Following is the key argument in Plato’s Euthyphro dialogue. Note that this is just exactly the logical structure of Plato’s inference, not a reconstruction. You can get the “if..then” version of this just by bracketing parts of the original text, evidence of the care with which these dialogues were constructed.

Original Euthyphro

A = “holy is the same as god-beloved”

B = “the gods love something because it is holy”

C = “something is holy because the gods love it”

D = “something is god-beloved because the gods love it”

E = “the gods love something because it is god-beloved”

Argument

P1. B

P2 not C

P3. D

P4. not E

P5. (A and B) implies E

P6. (A and D) implies C

Conclusion:: not A

The argument is certainly valid (although there is a superfluous premise).

The reasoning behind P5 is that if “holy” and “god-beloved” are identical then “god-beloved” can be substituted for “holy” in B, transforming it to E.

There are two problems with this, firstly the substitution will only work if they are otherwise identical expressions, but when we say:

“John is a bachelor because he loves his freedom”

“John is a bachelor because he is not married”

“because” does not mean the same each time. We can see this change in usage in the argument and so the substitution is not valid.

More importantly, it does not matter anyway, because nothing Euthyphro has said implies that “holy” (osion) and “god-beloved” (theophilis) should be identical (tautos). Socrates has extracted from Euthyphro a definition (horizo: define, distinguish, divide) and a definition is not a synomym, in fact a synonym would make a very poor definition.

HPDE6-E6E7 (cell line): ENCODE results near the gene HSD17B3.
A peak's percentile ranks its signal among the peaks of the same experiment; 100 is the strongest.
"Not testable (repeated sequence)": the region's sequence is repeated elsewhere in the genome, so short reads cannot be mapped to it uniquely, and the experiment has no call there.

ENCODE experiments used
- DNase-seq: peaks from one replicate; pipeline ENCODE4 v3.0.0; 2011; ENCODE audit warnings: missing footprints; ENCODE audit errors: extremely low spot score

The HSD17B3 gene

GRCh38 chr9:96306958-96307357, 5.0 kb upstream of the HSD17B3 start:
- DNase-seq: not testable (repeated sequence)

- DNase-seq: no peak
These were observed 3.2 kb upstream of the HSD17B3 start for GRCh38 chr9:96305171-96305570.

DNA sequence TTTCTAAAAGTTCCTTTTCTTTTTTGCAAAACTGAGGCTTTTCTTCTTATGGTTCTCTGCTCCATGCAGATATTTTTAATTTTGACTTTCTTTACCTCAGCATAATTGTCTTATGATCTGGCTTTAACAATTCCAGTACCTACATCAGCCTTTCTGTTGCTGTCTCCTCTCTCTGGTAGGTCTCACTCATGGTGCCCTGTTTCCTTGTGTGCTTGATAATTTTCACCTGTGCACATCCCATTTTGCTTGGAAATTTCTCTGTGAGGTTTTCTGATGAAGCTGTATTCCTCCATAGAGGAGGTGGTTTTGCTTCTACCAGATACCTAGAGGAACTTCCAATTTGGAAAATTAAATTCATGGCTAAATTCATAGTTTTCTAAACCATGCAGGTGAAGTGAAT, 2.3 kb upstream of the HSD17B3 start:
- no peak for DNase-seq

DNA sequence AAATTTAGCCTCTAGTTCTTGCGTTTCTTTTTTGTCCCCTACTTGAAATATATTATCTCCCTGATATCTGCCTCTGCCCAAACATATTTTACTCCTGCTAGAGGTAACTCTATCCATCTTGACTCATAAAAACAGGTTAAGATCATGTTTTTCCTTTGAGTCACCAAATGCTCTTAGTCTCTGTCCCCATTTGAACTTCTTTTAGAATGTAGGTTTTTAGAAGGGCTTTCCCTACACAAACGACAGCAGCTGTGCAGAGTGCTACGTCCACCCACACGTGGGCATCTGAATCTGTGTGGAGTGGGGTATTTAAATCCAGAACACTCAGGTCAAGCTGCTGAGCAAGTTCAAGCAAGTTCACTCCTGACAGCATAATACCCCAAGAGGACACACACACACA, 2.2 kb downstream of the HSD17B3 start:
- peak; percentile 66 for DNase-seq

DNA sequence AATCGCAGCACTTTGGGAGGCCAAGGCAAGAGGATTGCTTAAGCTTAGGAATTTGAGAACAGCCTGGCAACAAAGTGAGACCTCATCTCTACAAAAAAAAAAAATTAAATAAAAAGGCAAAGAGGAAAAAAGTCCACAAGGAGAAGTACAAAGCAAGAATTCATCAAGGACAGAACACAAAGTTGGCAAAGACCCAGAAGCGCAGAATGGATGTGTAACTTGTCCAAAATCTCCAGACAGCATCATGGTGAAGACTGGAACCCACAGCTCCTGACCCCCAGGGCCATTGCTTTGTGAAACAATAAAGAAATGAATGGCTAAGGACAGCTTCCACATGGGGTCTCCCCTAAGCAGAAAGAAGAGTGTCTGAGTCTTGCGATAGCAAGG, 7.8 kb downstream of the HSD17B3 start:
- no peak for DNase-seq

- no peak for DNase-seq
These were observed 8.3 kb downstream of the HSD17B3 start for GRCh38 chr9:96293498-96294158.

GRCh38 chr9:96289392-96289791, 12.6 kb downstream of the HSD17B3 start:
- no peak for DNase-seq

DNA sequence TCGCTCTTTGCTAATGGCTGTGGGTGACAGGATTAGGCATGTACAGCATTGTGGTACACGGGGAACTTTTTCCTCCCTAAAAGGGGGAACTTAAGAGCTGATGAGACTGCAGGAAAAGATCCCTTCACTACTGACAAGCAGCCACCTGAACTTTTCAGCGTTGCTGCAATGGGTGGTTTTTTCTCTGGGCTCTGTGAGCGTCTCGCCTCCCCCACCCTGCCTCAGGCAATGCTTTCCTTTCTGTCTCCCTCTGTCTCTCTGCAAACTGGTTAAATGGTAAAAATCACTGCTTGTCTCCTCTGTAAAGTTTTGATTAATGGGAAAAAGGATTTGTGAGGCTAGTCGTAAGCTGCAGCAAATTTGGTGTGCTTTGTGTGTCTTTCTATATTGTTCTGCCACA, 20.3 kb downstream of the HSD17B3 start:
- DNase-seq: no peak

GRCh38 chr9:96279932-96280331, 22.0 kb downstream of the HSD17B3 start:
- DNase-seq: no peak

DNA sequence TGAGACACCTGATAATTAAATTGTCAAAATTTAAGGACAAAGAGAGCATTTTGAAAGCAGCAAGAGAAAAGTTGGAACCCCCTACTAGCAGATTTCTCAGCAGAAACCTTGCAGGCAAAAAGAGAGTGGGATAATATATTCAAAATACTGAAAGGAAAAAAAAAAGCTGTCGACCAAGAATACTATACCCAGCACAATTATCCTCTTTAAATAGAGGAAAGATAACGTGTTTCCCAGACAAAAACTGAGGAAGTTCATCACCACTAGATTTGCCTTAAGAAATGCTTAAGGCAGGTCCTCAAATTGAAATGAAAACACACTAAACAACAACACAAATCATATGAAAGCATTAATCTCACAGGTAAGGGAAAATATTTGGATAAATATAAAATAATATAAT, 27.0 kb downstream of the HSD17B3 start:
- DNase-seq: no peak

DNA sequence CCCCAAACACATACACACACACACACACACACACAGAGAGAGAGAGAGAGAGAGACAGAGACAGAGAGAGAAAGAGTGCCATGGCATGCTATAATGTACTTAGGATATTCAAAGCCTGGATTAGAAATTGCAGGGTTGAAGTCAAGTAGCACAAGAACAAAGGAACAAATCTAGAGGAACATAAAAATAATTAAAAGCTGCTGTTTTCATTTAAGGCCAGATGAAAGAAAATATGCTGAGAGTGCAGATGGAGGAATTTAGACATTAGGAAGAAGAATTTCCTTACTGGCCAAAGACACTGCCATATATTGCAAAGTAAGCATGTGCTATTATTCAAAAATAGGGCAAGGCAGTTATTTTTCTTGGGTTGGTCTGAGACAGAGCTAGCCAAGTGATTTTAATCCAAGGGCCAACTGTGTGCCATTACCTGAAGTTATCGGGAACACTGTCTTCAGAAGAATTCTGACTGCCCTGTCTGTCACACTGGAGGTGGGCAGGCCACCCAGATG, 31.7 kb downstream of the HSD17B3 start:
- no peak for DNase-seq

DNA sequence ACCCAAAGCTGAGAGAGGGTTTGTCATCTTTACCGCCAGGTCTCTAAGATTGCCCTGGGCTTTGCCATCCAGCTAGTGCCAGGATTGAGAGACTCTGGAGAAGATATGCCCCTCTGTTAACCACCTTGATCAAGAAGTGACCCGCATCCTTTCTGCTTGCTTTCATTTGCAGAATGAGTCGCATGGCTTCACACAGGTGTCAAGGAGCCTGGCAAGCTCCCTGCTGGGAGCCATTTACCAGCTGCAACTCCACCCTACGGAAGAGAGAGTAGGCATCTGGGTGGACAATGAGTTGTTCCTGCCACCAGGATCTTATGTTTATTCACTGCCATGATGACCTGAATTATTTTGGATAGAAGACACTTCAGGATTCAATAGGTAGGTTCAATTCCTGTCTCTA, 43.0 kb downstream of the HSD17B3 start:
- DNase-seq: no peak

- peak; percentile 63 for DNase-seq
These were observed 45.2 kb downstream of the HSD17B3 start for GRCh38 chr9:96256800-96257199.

Finally, Socrates complains that Euthyphro had promised him the essence of holiness, but has instead only told him something that happened to holiness (ie the gods loved it). But again Socrates, in full control of the dialogue, extracts a definition “what all the gods love is pious and holy, and the opposite which they all hate, impious.”

Certainly this is not a very illuminating definition and obviously of no practical use, but a definition it is. If Socrates had wanted the essence of holiness then he should have chosen his words more carefully.

I do not imagine that Euthyphro really has any idea of what holiness is, but I can imagine a more canny Euthyphro now asking Socrates to provide him with the test he will perform on any answer to his question to ensure that it actually is the essence, so that he can apply this test first to ensure that he is sure that he is really providing Socrates with the answer he wants.

In general, this seems to be the real question in many of the dialogues - what are we asking when we ask for the essence of things like “good”, “courage” etc?  I think Plato provides his answer in Phaedo, but that is another subject.